In spite of the fusing of municipalities on both sides of the river, both towns continue to retain parts of their former identities:  Buda has preserved elements of its past, while Pest has embraced the future, especially in matters of commerce.

In spite of Budapest’s convoluted past, impressive landmarks survive, offering insight into Hungary’s history:

(1) THE PARLIAMENT––constructed between 1885-1902 along the Danube in Pest in Neo-Gothic style. This location was to serve as a counter to the Royal Palace on Buda Hill, a one kilometer long plateau on the opposite side of the river, overlooking the Danube.  Symbolically apparent, royalty was being upstaged by an institution that spoke to the nation’s future, one that lay with popular democracy.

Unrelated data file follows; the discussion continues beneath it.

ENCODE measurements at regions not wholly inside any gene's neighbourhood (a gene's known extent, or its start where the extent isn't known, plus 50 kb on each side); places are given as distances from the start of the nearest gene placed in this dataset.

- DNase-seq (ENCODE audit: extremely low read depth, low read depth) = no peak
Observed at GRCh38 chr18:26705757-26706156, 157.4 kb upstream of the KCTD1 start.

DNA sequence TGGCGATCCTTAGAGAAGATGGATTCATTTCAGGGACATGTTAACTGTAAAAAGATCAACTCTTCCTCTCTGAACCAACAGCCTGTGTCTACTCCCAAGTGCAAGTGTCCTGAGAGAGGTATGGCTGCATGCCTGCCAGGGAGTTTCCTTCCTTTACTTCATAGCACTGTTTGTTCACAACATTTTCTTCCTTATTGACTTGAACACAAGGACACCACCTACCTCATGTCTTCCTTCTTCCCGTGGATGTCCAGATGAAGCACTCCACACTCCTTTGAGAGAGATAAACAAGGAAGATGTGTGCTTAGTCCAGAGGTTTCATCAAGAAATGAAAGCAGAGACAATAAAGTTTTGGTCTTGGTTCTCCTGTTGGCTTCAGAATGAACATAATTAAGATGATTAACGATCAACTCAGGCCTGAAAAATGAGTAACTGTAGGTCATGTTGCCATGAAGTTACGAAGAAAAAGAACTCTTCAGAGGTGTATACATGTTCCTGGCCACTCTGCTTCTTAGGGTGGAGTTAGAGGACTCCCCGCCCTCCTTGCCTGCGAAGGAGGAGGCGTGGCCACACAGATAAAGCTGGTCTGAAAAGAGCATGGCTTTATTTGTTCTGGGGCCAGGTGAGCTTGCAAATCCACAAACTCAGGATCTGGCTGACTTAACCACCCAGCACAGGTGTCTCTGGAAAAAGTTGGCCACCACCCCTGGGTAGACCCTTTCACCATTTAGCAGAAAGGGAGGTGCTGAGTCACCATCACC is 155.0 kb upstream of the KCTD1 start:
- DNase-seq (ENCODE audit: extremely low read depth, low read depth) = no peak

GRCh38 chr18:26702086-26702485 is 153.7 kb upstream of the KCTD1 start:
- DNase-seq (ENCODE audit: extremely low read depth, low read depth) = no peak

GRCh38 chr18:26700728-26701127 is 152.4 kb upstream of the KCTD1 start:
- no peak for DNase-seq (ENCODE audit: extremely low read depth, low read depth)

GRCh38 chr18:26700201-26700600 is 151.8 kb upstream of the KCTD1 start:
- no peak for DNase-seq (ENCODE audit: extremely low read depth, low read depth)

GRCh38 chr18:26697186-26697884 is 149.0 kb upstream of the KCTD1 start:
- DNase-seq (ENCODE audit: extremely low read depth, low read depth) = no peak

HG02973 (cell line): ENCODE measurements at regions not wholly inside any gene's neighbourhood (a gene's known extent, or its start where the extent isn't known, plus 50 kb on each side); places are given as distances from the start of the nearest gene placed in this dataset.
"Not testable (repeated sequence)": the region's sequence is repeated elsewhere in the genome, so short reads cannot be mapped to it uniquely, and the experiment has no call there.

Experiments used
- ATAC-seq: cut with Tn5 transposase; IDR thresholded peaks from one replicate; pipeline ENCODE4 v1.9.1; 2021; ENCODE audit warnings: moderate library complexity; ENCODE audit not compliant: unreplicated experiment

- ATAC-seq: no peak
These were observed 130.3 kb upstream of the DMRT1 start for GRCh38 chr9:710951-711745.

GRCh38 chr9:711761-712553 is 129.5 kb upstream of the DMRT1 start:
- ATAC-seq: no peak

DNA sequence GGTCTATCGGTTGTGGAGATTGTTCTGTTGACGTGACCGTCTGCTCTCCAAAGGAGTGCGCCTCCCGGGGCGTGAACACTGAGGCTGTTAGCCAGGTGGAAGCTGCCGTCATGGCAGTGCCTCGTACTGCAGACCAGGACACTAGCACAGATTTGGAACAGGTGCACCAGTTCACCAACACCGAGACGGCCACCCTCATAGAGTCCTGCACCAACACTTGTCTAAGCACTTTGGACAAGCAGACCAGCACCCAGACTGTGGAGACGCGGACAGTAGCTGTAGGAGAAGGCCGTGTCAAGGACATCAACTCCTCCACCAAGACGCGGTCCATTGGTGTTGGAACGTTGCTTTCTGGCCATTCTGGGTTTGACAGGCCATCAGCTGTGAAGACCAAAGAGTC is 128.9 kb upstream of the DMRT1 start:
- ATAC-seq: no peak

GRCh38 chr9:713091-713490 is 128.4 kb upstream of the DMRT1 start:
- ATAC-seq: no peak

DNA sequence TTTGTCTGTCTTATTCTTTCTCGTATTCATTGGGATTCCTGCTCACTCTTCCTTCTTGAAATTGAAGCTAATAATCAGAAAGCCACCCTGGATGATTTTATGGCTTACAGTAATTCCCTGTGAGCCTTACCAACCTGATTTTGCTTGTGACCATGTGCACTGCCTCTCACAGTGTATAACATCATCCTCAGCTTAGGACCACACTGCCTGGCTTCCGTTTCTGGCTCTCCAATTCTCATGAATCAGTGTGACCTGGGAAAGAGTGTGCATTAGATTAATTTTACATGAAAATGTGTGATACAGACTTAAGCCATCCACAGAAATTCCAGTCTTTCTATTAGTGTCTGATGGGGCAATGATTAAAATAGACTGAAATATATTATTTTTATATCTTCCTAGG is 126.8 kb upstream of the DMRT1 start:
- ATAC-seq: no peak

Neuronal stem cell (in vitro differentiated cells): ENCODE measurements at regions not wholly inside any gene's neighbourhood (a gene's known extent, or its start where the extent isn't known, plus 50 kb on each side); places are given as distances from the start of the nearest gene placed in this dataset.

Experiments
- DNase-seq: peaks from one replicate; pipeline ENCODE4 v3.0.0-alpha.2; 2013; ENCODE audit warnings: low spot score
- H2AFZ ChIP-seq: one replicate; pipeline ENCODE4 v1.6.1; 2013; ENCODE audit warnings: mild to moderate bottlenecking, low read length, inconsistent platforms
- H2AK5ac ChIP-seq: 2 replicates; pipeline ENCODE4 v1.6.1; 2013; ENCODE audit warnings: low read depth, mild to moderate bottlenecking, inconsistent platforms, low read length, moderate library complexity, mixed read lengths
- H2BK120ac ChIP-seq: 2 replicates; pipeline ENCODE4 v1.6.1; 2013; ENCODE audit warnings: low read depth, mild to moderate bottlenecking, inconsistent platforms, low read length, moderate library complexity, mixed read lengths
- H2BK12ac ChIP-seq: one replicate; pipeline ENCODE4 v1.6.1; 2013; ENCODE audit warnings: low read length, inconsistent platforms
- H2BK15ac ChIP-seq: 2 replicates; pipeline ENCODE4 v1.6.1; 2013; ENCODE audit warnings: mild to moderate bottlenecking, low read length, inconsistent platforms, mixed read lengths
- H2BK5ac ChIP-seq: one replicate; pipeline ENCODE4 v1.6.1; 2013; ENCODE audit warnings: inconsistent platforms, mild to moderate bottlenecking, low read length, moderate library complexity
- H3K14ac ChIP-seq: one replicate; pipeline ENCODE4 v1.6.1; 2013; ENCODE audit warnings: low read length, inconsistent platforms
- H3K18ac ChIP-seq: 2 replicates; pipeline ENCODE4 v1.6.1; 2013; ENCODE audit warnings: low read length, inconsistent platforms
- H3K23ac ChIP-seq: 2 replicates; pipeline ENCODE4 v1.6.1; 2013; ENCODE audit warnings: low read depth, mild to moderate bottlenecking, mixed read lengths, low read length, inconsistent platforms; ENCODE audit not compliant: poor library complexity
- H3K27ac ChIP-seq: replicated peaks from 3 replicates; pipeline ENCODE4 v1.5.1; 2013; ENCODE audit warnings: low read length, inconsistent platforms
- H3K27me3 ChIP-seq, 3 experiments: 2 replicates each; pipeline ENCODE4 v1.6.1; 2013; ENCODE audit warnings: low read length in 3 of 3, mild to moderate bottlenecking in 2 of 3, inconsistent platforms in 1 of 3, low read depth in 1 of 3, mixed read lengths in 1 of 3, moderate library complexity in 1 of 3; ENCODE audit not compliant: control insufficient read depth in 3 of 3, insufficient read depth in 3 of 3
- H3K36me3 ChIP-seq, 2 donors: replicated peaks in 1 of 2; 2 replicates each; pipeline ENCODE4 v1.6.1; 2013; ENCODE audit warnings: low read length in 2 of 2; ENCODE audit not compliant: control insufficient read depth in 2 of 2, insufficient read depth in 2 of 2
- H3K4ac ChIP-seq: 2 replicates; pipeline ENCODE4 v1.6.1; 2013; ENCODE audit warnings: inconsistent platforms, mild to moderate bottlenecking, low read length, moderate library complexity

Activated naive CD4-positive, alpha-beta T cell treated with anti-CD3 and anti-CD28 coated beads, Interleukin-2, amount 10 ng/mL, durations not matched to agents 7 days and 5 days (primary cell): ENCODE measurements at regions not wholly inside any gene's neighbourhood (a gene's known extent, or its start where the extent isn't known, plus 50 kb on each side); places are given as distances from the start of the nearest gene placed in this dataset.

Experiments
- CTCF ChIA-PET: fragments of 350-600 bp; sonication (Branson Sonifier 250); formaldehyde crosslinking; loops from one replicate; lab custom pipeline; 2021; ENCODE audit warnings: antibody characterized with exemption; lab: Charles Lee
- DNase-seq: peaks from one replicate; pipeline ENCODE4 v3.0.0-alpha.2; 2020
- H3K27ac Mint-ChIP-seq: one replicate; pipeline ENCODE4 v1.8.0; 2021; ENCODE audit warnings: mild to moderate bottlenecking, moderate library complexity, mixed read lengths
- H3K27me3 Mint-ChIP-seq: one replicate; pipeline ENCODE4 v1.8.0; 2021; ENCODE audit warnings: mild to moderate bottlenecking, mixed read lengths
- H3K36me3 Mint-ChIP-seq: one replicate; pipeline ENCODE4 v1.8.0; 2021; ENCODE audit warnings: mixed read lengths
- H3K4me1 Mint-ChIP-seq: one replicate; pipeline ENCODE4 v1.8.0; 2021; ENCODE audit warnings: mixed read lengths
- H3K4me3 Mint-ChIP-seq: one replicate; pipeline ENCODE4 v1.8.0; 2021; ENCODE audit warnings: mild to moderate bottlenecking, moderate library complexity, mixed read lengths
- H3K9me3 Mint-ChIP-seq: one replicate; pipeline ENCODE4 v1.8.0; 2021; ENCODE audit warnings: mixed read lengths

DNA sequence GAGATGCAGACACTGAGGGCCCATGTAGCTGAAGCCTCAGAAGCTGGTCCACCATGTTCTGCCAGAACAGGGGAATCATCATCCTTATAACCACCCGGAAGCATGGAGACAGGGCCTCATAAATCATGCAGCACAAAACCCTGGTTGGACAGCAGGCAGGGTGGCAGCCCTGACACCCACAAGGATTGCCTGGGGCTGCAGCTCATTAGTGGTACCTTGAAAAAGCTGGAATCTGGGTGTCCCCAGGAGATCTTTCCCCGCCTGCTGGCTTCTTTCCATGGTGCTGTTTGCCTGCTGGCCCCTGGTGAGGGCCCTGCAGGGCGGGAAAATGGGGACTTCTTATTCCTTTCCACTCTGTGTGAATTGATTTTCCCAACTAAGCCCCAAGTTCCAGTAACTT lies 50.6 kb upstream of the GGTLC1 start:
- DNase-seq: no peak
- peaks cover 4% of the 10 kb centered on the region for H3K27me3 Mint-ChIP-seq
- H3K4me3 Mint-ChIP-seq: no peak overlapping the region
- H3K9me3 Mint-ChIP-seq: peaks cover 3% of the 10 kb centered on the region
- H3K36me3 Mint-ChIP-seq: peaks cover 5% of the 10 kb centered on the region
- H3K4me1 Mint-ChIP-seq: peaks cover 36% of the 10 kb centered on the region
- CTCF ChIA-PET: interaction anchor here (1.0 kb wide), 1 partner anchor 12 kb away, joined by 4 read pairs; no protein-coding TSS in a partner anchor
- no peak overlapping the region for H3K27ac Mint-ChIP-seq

(2) THE CASTLE DISTRICT––includes the aforementioned Royal Palace, home since the 13th Century to royalty and occupiers.

(3) FISHERMAN’S BASTION––built in 1905 as a viewing platform offering unmatched vistas of the Danube and Pest.

(4) MATTHIAS CHURCH––represents Castle Hill’s iconic church, dating back 500 years.  This place of worship has an elegant spire, exquisite stained glass windows and frescoes.

(5) THERMAL BATHS AND SPAS––praised by some of my fellow travelers, who indulged.  They commended the Gellert Baths, in particular.  My guide book reports that a dip into these waters is good for joint pains, arthritis, and blood circulation. Each day 18 million gallons of richly mineralized water gush out of the city’s natural hot springs.  They have existed since Roman times and were especially popular with the Turks during their occupation.

(5) THE CENTRAL MARKET HALL––Budapest’s popular produce and meat arcade, also a treasure trove of indulgences such as silk scarves and leather gloves.

Another gift Hungary has given to posterity is its classical music.  One artist stands out: